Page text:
It is difficult for many people in America to begin the process of creating an estate plan. However, included in the list of those who procrastinate, are fathers who fail to set up a plan, in the event they are no longer there to take care of things, according to Fatherly in “If You Do One Thing For Your Kids, Plan For Your Death.”
The question is why do so many great dads hesitate when it comes to addressing the tasks of having a will prepared and creating estate and guardianship plans for their children? Many say getting dads into their offices to get the process of creating an estate plan started is extremely difficult. Having conversations about who should rear their children, if they should die, is nearly impossible.
The same dads who are obsessive about getting their collector cars tuned up every three months and checking smoke alarm batteries monthly, will keep putting off the will-signing appointment for months or years at a time.
It’s a superstitious thought: if I don’t have a will, I don’t die. However, it’s more than that.
Many men feel that if they don’t have a lot of money, why bother with a will? Others say they don’t care what happens, since other people will figure out what to do after they are gone. Some say that their fathers didn’t have a will and things worked out. If you grew up in a family where estate planning and wills were discussed and not considered taboo subjects, you will be more likely to have an estate plan in place.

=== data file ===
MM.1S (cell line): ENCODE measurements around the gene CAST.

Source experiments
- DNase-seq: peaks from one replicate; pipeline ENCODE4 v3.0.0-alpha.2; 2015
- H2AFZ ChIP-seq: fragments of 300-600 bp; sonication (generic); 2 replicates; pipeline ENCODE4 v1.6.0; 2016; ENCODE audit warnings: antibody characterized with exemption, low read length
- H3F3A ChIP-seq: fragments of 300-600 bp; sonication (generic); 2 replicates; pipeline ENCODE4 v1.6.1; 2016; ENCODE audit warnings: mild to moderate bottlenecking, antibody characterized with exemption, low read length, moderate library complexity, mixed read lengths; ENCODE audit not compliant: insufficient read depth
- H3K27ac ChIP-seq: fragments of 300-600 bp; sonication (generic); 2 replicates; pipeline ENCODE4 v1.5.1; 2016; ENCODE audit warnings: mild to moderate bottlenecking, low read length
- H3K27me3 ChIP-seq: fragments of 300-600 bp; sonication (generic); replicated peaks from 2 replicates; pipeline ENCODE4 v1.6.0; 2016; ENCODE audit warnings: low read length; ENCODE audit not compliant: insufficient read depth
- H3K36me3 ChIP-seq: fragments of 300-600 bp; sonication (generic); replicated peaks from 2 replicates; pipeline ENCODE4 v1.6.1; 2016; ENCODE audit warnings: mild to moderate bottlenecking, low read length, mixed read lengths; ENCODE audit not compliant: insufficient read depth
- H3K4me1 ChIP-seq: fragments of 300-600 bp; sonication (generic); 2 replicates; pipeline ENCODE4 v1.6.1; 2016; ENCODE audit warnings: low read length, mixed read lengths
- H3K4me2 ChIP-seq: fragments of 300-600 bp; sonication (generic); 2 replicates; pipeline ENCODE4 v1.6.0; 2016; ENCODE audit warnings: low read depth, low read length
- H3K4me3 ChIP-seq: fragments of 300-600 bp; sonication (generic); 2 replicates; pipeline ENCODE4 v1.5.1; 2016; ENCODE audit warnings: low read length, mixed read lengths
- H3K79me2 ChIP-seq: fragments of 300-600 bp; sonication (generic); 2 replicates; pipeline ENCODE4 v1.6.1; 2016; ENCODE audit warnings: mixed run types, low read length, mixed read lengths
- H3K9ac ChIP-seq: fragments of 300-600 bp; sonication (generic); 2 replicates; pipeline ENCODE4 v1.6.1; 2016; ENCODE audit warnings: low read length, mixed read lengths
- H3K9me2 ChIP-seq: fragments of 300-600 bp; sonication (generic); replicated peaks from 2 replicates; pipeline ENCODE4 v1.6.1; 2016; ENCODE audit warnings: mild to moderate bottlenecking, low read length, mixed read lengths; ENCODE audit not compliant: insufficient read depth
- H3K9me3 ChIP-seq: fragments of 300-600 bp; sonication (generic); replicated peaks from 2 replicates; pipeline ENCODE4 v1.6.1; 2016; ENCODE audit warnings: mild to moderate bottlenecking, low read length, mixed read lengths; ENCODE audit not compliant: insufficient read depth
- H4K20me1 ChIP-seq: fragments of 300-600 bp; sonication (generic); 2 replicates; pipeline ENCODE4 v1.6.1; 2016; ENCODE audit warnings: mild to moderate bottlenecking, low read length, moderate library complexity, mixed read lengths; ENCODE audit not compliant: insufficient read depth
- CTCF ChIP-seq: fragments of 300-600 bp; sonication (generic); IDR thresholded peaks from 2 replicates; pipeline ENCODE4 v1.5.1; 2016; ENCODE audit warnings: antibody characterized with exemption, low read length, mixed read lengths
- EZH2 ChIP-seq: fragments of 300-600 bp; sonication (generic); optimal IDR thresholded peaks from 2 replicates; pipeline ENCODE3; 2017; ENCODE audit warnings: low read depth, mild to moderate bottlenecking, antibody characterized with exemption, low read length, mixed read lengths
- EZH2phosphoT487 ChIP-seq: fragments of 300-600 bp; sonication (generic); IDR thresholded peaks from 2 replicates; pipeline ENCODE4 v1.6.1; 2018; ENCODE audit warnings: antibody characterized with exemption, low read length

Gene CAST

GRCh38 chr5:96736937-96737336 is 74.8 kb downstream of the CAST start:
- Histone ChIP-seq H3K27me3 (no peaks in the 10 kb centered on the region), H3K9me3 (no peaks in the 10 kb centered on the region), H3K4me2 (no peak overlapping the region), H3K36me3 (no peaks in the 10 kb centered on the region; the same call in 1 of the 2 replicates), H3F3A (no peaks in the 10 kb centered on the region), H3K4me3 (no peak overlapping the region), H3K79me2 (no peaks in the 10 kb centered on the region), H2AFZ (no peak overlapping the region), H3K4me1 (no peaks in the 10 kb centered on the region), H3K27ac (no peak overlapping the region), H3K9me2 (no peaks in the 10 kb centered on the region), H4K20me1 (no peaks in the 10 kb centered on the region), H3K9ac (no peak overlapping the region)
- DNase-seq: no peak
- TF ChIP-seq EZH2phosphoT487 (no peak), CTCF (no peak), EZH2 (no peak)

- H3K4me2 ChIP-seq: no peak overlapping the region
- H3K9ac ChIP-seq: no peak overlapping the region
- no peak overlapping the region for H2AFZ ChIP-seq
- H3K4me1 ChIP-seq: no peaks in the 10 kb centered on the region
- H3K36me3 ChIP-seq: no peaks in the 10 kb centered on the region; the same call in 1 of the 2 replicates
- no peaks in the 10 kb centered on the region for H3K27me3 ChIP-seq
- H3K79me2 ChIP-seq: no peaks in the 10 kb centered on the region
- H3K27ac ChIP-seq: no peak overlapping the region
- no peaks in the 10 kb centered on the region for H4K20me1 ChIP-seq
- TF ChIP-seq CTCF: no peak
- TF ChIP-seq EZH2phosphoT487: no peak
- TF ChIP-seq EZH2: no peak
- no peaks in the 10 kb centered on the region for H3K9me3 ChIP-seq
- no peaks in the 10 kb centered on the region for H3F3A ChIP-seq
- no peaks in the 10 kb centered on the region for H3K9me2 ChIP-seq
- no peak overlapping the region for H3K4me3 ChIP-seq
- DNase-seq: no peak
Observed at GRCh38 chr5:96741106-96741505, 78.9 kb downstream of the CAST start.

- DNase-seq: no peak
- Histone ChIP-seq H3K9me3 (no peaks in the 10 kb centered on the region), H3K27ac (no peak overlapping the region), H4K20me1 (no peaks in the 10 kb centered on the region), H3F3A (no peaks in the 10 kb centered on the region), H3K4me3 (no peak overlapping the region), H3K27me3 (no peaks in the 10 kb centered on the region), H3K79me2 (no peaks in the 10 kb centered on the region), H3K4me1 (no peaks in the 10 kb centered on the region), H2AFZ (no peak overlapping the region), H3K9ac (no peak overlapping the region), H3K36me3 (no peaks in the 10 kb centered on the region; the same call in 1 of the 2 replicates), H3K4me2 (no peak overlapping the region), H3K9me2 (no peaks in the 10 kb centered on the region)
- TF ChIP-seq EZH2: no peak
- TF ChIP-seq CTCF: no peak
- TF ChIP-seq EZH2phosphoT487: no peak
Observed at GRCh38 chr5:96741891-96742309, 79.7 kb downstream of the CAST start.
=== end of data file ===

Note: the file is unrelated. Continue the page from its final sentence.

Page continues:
Sometimes, the men whose fathers were difficult about having a will are more proactive about creating a will, since they don’t want to do what their dad did.
However, if you have the responsibility of fatherhood, you must have a will. A will is used to name a guardian (the person you want to raise your children), if you are dead or incapacitated. It can also name a person who will take care of the money left behind for your children. Children are perhaps the biggest reason for dads to have an estate plan.
Failure to have an estate plan means that a court will make the decision about who will rear your child and opens the possibility of a family battle over who will have that responsibility.
An estate planning attorney can advise you in creating a plan that fits your family’s particular circumstances and may include planning for minor children.
Reference: Fatherly (Sep. 12, 2018) “If You Do One Thing For Your Kids, Plan For Your Death”